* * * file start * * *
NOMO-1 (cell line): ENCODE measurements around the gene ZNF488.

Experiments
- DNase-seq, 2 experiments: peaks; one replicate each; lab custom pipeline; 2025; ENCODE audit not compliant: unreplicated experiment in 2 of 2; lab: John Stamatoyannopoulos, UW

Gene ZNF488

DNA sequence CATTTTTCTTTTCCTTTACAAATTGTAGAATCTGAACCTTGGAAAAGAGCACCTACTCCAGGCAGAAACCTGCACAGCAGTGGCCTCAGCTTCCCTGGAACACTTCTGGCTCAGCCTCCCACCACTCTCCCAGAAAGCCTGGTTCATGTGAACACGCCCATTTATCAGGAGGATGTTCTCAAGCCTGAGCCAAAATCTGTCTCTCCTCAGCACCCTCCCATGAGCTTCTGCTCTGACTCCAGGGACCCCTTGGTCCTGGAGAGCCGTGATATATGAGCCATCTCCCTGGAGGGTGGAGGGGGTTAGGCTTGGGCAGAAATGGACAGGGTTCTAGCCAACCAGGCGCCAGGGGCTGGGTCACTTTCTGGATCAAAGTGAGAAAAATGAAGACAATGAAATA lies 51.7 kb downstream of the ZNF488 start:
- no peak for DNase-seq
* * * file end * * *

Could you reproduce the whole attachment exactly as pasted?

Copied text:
NOMO-1 (cell line): ENCODE measurements around the gene ZNF488.

Experiments
- DNase-seq, 2 experiments: peaks; one replicate each; lab custom pipeline; 2025; ENCODE audit not compliant: unreplicated experiment in 2 of 2; lab: John Stamatoyannopoulos, UW

Gene ZNF488

DNA sequence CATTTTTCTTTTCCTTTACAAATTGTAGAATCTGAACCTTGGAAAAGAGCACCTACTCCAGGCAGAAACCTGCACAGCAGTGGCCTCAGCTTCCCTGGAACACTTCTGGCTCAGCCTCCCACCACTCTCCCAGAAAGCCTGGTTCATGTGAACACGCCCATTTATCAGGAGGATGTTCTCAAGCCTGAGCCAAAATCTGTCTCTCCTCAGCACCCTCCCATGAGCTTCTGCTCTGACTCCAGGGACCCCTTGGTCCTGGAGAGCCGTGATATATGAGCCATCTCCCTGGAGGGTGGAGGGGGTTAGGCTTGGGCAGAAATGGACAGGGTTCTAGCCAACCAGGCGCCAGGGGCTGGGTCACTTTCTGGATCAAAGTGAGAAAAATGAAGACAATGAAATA lies 51.7 kb downstream of the ZNF488 start:
- no peak for DNase-seq